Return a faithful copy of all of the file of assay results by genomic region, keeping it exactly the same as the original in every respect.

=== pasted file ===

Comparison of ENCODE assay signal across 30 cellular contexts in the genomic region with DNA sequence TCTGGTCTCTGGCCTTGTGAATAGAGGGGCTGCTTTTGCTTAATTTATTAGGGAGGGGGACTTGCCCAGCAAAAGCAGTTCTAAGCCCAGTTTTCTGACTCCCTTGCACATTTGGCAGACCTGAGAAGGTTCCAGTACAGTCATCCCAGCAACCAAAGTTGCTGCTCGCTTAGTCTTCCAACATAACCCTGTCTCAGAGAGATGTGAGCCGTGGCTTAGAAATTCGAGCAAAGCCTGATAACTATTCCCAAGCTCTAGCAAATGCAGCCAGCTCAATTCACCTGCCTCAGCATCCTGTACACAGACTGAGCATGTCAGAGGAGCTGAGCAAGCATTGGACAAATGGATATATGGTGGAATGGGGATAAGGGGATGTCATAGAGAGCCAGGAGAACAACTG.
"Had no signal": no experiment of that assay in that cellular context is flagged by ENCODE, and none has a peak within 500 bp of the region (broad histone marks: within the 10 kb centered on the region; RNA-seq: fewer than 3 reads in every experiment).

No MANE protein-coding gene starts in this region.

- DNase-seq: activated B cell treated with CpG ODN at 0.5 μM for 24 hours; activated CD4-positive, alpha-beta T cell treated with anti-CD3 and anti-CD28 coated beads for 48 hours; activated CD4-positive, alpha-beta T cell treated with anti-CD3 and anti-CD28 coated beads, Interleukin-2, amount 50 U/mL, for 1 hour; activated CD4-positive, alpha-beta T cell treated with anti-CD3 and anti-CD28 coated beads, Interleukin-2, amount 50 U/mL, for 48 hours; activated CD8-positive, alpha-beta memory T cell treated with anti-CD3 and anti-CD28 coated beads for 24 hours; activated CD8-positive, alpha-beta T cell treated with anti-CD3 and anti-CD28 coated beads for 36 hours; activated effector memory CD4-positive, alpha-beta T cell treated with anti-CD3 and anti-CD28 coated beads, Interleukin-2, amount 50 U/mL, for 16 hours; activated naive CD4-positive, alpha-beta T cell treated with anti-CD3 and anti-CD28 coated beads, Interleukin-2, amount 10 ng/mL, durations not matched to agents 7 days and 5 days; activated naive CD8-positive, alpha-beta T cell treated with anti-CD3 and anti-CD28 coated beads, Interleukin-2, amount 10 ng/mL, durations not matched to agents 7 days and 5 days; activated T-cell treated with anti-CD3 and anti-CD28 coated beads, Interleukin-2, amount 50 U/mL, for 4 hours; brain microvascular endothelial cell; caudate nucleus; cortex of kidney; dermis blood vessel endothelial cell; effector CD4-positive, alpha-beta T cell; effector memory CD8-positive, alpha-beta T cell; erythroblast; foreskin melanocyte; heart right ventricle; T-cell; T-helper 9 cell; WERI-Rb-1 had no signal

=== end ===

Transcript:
Comparison of ENCODE assay signal across 30 cellular contexts in the genomic region with DNA sequence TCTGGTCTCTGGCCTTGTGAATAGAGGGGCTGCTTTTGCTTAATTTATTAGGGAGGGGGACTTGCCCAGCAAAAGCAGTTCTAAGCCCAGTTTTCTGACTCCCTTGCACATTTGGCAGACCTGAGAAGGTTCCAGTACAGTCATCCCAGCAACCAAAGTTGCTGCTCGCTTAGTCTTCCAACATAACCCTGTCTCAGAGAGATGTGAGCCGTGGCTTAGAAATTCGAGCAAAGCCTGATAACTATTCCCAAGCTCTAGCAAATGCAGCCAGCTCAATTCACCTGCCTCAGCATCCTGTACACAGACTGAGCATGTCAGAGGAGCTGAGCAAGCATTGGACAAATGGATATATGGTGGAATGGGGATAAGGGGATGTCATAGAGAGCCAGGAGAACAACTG.
"Had no signal": no experiment of that assay in that cellular context is flagged by ENCODE, and none has a peak within 500 bp of the region (broad histone marks: within the 10 kb centered on the region; RNA-seq: fewer than 3 reads in every experiment).

No MANE protein-coding gene starts in this region.

- DNase-seq: activated B cell treated with CpG ODN at 0.5 μM for 24 hours; activated CD4-positive, alpha-beta T cell treated with anti-CD3 and anti-CD28 coated beads for 48 hours; activated CD4-positive, alpha-beta T cell treated with anti-CD3 and anti-CD28 coated beads, Interleukin-2, amount 50 U/mL, for 1 hour; activated CD4-positive, alpha-beta T cell treated with anti-CD3 and anti-CD28 coated beads, Interleukin-2, amount 50 U/mL, for 48 hours; activated CD8-positive, alpha-beta memory T cell treated with anti-CD3 and anti-CD28 coated beads for 24 hours; activated CD8-positive, alpha-beta T cell treated with anti-CD3 and anti-CD28 coated beads for 36 hours; activated effector memory CD4-positive, alpha-beta T cell treated with anti-CD3 and anti-CD28 coated beads, Interleukin-2, amount 50 U/mL, for 16 hours; activated naive CD4-positive, alpha-beta T cell treated with anti-CD3 and anti-CD28 coated beads, Interleukin-2, amount 10 ng/mL, durations not matched to agents 7 days and 5 days; activated naive CD8-positive, alpha-beta T cell treated with anti-CD3 and anti-CD28 coated beads, Interleukin-2, amount 10 ng/mL, durations not matched to agents 7 days and 5 days; activated T-cell treated with anti-CD3 and anti-CD28 coated beads, Interleukin-2, amount 50 U/mL, for 4 hours; brain microvascular endothelial cell; caudate nucleus; cortex of kidney; dermis blood vessel endothelial cell; effector CD4-positive, alpha-beta T cell; effector memory CD8-positive, alpha-beta T cell; erythroblast; foreskin melanocyte; heart right ventricle; T-cell; T-helper 9 cell; WERI-Rb-1 had no signal